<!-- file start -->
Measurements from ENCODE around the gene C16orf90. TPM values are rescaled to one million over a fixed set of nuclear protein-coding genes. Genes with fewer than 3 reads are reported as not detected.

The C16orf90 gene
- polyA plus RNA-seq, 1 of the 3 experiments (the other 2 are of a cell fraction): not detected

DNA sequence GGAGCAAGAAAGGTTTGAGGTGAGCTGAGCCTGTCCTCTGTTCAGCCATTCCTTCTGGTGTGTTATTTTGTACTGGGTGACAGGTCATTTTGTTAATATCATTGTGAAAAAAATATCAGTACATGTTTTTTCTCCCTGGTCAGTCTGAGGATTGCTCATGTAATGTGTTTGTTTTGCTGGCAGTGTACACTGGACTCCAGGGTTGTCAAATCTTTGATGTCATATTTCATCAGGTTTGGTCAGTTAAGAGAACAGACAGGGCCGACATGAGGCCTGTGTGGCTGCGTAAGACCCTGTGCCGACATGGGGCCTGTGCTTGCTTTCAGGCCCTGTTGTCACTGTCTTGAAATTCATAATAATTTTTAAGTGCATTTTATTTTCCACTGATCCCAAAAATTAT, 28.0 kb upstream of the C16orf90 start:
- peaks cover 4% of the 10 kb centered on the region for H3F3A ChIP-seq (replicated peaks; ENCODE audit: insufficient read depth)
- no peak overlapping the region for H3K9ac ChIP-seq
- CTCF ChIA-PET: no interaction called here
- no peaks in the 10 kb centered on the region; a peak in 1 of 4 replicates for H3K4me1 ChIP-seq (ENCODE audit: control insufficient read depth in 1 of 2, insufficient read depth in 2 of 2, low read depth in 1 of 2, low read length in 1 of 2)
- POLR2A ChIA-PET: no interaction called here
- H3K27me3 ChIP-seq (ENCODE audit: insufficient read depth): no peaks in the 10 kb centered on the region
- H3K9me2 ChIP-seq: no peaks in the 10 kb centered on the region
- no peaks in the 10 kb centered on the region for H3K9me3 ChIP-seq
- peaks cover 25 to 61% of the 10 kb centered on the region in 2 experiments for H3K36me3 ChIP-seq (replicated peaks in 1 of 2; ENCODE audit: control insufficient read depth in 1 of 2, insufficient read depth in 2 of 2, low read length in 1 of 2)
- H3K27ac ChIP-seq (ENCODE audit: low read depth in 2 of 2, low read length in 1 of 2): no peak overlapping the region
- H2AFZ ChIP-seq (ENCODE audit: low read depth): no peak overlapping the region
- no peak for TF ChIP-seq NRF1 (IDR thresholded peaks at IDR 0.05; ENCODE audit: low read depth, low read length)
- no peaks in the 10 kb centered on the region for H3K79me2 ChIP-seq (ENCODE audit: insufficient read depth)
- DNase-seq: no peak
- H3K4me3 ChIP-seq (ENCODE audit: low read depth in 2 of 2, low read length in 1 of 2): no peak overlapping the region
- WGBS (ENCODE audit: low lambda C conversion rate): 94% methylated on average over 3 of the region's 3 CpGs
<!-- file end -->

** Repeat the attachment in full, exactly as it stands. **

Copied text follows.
Measurements from ENCODE around the gene C16orf90. TPM values are rescaled to one million over a fixed set of nuclear protein-coding genes. Genes with fewer than 3 reads are reported as not detected.

The C16orf90 gene
- polyA plus RNA-seq, 1 of the 3 experiments (the other 2 are of a cell fraction): not detected

DNA sequence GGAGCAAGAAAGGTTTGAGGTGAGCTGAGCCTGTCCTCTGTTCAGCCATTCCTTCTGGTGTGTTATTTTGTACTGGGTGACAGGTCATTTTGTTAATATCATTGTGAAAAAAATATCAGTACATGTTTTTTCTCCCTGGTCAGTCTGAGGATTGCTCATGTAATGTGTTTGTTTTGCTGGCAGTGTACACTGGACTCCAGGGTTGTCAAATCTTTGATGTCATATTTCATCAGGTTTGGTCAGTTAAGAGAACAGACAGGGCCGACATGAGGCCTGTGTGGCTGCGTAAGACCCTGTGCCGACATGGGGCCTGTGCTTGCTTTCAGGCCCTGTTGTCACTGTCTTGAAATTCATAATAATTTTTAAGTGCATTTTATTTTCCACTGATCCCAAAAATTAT, 28.0 kb upstream of the C16orf90 start:
- peaks cover 4% of the 10 kb centered on the region for H3F3A ChIP-seq (replicated peaks; ENCODE audit: insufficient read depth)
- no peak overlapping the region for H3K9ac ChIP-seq
- CTCF ChIA-PET: no interaction called here
- no peaks in the 10 kb centered on the region; a peak in 1 of 4 replicates for H3K4me1 ChIP-seq (ENCODE audit: control insufficient read depth in 1 of 2, insufficient read depth in 2 of 2, low read depth in 1 of 2, low read length in 1 of 2)
- POLR2A ChIA-PET: no interaction called here
- H3K27me3 ChIP-seq (ENCODE audit: insufficient read depth): no peaks in the 10 kb centered on the region
- H3K9me2 ChIP-seq: no peaks in the 10 kb centered on the region
- no peaks in the 10 kb centered on the region for H3K9me3 ChIP-seq
- peaks cover 25 to 61% of the 10 kb centered on the region in 2 experiments for H3K36me3 ChIP-seq (replicated peaks in 1 of 2; ENCODE audit: control insufficient read depth in 1 of 2, insufficient read depth in 2 of 2, low read length in 1 of 2)
- H3K27ac ChIP-seq (ENCODE audit: low read depth in 2 of 2, low read length in 1 of 2): no peak overlapping the region
- H2AFZ ChIP-seq (ENCODE audit: low read depth): no peak overlapping the region
- no peak for TF ChIP-seq NRF1 (IDR thresholded peaks at IDR 0.05; ENCODE audit: low read depth, low read length)
- no peaks in the 10 kb centered on the region for H3K79me2 ChIP-seq (ENCODE audit: insufficient read depth)
- DNase-seq: no peak
- H3K4me3 ChIP-seq (ENCODE audit: low read depth in 2 of 2, low read length in 1 of 2): no peak overlapping the region
- WGBS (ENCODE audit: low lambda C conversion rate): 94% methylated on average over 3 of the region's 3 CpGs